Frankenweenie could be called a comeback of sorts for Tim Burton, as it is his best film since Big Fish, but I think this Burton might have always been there through the ups and downs; he just needed the perfect project to pour his talents into. [Read more...]
The Dilemma is aptly named for what takes place during these 2 hours of movie time. I know what you’re thinking: “What!? A movie title that somehow represents the movie itself!? That’s unheard of!” Shh… I bat your sarcasm away. Yes, the film is named for the obvious dilemma in the plot itself, but unfortunately the film is marred by the other dilemmas that occurred on the filmmaking end, creating a pretty mediocre end result.
So here’s the obvious: girl and guy codes aside, when you see the significant other of your best friend cheating on them should you or should you not tell them? This is the question that Ronny faces when he sees Nick’s wife with another man, and though he wants to tell him, plenty of variables get thrown into the mix making it harder for Ronny to just come out and break the bad news.
And this is where the problem lies. Though this is a highly debatable topic, turns out it in itself really can’t be the basis of an entire film. [Read more...]
The film follows a pair of friends/business partners that are have an unsuspecting wrench thrown in their relationship when one of them sees the other’s significant other with another man. This proves difficult for the one who saw the adultery, Ronny, as he doesn’t know how to break the news to his buddy, Nick. To compound the problem even further, Ronny, doesn’t know what to do with his own girlfriend as Nick and his cheating wife, Geneva, had been pressuring him to pop the question before all these adultery issues arose. Ronny begins to sneak around after Geneva and when he finally confronts her a war of secrets begins to unfold.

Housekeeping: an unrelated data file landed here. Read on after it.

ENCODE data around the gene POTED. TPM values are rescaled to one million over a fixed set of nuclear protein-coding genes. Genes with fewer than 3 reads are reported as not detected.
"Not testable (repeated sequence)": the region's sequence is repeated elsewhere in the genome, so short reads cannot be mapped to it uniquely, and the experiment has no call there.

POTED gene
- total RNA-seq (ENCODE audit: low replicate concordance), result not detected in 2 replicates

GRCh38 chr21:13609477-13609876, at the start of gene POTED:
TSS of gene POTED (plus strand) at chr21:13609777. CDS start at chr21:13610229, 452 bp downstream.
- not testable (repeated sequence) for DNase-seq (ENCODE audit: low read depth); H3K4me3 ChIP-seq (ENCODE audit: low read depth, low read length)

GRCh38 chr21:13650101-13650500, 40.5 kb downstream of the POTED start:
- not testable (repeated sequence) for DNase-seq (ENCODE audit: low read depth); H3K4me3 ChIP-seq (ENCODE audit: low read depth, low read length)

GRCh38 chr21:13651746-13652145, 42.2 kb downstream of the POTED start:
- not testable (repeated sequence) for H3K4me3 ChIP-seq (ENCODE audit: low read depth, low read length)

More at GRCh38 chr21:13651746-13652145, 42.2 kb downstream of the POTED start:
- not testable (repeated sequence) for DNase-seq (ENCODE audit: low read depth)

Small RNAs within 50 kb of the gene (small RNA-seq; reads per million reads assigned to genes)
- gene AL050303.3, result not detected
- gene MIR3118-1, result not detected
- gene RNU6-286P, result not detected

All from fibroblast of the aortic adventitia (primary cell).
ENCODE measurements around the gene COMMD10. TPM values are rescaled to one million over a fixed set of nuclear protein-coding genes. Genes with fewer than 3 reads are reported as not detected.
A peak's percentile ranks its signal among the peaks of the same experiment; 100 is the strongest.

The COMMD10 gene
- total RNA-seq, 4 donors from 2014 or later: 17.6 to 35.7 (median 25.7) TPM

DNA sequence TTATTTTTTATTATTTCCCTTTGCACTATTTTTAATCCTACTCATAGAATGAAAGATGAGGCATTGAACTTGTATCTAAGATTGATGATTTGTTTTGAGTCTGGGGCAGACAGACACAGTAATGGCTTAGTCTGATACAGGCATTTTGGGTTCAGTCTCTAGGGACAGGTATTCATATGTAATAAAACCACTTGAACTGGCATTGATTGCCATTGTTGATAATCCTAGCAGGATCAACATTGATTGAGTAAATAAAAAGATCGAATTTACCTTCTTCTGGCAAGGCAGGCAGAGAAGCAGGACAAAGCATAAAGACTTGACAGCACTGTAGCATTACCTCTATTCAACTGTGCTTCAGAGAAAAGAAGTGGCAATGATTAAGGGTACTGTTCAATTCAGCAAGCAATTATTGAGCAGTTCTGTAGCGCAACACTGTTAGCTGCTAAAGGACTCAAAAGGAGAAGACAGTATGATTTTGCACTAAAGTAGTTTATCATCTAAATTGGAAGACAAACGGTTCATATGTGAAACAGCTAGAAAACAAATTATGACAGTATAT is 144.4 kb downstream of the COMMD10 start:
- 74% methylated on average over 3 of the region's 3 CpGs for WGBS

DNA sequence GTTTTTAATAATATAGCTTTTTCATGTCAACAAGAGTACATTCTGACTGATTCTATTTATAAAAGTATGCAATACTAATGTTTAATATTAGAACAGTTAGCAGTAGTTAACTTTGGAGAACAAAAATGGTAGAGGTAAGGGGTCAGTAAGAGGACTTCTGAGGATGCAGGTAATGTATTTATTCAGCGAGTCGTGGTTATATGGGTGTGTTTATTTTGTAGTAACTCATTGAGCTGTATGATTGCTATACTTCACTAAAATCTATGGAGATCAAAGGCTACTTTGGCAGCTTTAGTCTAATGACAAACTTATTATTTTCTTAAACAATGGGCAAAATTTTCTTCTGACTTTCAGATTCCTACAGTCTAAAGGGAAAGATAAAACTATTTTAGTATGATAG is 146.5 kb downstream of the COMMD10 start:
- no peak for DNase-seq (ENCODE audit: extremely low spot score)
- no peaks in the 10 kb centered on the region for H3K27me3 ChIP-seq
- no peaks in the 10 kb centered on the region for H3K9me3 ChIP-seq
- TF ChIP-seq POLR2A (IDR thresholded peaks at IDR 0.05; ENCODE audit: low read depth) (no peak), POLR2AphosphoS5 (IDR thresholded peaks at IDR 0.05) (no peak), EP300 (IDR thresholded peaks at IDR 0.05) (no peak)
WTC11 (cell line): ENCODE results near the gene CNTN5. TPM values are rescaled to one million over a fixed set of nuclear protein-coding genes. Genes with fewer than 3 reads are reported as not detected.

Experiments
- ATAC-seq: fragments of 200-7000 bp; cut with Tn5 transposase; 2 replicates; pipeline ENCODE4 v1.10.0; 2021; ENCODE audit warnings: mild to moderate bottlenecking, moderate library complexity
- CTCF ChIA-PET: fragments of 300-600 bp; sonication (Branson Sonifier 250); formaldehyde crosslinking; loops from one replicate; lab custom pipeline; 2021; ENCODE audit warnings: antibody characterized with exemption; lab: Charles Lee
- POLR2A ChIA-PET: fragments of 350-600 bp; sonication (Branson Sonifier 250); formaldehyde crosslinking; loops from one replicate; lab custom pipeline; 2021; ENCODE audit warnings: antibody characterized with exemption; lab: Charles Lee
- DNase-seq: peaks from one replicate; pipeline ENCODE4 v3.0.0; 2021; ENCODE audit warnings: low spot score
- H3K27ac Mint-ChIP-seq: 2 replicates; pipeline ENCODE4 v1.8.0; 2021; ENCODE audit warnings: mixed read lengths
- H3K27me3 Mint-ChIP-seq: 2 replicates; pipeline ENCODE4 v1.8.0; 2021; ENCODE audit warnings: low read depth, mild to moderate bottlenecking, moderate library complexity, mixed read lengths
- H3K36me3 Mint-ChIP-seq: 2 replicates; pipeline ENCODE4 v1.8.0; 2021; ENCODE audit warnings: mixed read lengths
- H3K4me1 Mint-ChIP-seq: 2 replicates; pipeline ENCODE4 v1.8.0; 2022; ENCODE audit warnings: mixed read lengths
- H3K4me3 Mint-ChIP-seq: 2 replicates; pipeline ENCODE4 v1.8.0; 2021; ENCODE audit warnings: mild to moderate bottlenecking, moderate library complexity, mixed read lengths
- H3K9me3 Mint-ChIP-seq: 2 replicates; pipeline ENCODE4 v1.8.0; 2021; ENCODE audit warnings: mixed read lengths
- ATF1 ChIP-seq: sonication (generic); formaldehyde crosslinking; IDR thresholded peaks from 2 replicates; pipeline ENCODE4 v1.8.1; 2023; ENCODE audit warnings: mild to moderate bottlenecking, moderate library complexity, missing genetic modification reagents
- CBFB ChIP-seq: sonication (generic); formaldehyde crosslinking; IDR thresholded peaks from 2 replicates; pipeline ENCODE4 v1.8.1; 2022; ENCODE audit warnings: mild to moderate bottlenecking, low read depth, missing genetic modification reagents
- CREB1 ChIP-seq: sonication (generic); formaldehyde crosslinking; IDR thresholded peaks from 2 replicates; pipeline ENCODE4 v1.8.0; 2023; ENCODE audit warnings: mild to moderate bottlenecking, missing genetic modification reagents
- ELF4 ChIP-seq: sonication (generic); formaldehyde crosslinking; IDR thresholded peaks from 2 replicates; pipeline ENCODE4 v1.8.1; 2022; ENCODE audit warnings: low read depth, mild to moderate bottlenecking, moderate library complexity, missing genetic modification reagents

In order to sum up my thoughts on Black Swan you would have to determine what you could based on a blank expression that looked a little like that, mouth slightly more agape. That’s right, I really did just resort to an emoticon to review a film. Unsophisticated response? Maybe a little, but even hours after watching this film and the loss of the visible appearance of that look, the dumbfounded expression is still present on my brain (if my brain could wear an expression of course), with a splash of a “WTF” overtone.
Rising on pointed toe far above the flashy dance films being pushed out in the past few years, Black Swan follows Nina Sayers at the start of her escalating dance career as a ballerina. Following the struggles to outshine the other girls in her dance company Nina is finally giving the starring role of the swan queen in Swan Lake, but it is in the happiest moment of her life that it begins to unravel around her. [Read more...]
Black Swan is another fantastic entry into Darren Aronofsky’s filmography that is driven by a wonderful lead performance by Natalie Portman and could very well be my favorite film of the year when it is all said and done.
The film follows Nina Sayers who has been a background ballet performer in an elite New York company that finally gets her shot at stardom when the company’s lead decides to “retire.” Nina gets her shot in the company’s next performance of Swan Lake and her life begins to parallel her character of The Swan Queen. Nina applies a lot of pressure on herself and beyond that she lives with her mother who is overbearing and is clearly living vicariously through her daughter. Added to the self and parental pressure is the extremely competitive nature of the world of ballet and these elements all thrown together provides for a volatile environment for Nina to try and rise to stardom. So when her director keeps getting disappointed in her work and a new talent from San Francisco shows up in the company, Nina finds herself in a stressful situation.